It has long been known among US-based Land Rover enthusiasts that there is a sizable UK black market trade for stolen Defenders and their component parts. Last month we reported on the alarming trend of bonnet and door thefts. Now police in the Northeast of England are reporting a rash of outright thefts of entire vehicles.
Authorities in the Yorkshire and the Midlands recorded an uptick in Defender thefts as the vehicles were phased out of production starting in 2015. The latest wave has resulted in over £760,000 in thefts over just the past year. Figures released by well-known UK insurance carrier NFU Mutual found that Defender claims rose by 8% to a total of £1.8 million for 2015. In North Yorkshire alone, Defender thefts increased by 69 percent.
Owners in the UK and Europe are being advised by police to upgrade the security systems on their cars. Many of the stolen Defenders are stripped and sold for parts, or sold abroad as demand grows for the out of production vehicles.
According to one particular police officer, "It appears an organized group of criminals is specifically targeting this make and model of vehicle. It is evident these thieves have knowledge of this particular vehicle's factory-fitted security and electrical systems.”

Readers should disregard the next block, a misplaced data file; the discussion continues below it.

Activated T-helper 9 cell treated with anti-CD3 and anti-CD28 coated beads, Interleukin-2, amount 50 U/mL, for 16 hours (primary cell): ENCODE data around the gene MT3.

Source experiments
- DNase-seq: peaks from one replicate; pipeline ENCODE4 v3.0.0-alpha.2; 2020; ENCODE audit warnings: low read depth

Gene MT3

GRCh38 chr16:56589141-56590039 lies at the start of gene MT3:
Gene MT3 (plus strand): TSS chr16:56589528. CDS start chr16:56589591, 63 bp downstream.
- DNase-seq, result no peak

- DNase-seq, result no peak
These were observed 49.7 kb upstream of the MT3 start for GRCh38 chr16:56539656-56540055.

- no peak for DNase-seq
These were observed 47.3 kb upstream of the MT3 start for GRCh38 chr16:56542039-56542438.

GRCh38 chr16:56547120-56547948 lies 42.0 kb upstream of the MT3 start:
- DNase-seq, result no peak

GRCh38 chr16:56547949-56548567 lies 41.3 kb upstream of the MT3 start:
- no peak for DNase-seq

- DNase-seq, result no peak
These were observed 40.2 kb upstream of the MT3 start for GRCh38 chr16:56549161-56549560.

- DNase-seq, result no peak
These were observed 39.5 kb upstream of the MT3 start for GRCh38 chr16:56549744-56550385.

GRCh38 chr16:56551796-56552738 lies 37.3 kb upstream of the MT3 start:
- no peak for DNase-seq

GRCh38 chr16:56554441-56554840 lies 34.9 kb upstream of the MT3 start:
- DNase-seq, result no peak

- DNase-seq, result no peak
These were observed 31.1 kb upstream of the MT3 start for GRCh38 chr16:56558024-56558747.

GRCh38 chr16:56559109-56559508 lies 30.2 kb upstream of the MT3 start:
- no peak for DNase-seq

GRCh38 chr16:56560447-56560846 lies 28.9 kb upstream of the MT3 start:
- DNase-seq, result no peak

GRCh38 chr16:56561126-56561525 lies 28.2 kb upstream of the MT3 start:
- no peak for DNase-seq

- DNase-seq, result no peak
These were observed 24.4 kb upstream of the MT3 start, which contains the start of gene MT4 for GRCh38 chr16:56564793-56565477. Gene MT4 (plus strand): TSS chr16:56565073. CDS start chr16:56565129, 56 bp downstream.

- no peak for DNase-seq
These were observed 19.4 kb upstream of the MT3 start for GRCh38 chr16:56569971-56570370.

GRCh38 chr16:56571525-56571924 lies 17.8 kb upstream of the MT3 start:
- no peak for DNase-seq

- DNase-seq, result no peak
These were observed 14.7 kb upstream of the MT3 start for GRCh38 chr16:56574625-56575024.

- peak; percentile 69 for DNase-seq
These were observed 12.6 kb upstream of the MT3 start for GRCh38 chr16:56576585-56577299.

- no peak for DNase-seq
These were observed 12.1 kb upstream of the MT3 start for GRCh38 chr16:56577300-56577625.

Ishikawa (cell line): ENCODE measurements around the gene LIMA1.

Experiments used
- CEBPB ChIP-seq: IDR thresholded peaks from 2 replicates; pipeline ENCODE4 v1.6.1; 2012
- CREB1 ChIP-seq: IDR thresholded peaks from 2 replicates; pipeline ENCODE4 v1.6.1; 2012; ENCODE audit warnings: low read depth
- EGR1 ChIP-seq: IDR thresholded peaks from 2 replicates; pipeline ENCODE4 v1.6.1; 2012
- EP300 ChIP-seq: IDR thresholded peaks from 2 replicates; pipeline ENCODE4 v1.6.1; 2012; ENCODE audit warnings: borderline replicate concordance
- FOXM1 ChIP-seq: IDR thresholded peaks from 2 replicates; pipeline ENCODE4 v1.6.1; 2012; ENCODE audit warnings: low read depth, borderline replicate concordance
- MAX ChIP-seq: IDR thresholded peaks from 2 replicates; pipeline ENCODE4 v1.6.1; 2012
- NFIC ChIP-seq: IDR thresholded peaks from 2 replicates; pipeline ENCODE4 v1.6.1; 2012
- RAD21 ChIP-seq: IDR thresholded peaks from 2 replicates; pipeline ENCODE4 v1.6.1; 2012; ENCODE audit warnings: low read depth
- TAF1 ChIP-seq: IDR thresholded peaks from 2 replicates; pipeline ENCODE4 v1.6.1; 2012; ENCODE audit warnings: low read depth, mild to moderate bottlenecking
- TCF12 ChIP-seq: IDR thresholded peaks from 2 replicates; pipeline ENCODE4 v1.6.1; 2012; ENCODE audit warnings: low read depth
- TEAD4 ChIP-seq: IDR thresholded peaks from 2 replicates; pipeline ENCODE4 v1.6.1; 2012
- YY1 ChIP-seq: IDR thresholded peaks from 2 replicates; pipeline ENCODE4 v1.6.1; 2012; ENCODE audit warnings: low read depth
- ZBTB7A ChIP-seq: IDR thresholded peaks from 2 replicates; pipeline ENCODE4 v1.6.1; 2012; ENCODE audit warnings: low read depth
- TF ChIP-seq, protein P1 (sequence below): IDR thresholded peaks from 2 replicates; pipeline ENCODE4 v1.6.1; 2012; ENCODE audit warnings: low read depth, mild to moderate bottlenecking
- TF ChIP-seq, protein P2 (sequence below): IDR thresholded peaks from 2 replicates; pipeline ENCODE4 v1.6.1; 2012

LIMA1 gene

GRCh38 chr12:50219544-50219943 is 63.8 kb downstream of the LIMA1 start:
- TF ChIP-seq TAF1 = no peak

Law enforcement officials recommend that owners consider fitting a transponder-based security marking system and tracker device, and etching windows with the Vehicle Identification Number.
And don’t expect that this will die down any time soon, as the value of Defenders and their parts continues to rise astronomically now that production has ceased for good.
We’re not sure if this trend of rising thefts will make its way across the Atlantic, though some of the recommendations for protecting your Defender from theft make sense over here too, as they will continually get more difficult and expensive to repair or replace.
One aspect of this trend of particular concern for US buyers of imported Defenders and parts, is that although it is less likely your vehicle will be stolen here, it is critical to confirm that the vehicle or parts are from a legitimate source. Not doing so could end badly for all parties if a stolen vehicle gets seized at a US port of entry. Will Hedrick, a US-based attorney and Land Rover enthusiast, represented over 50 Defender owners in customs seizure cases. Says Hedrick, “If you're thinking of buying a Defender from overseas, then conducting a thorough background check on a selected vehicle is a necessity. Otherwise, you run the risk of purchasing stolen property, for which there is no recourse when seized.”
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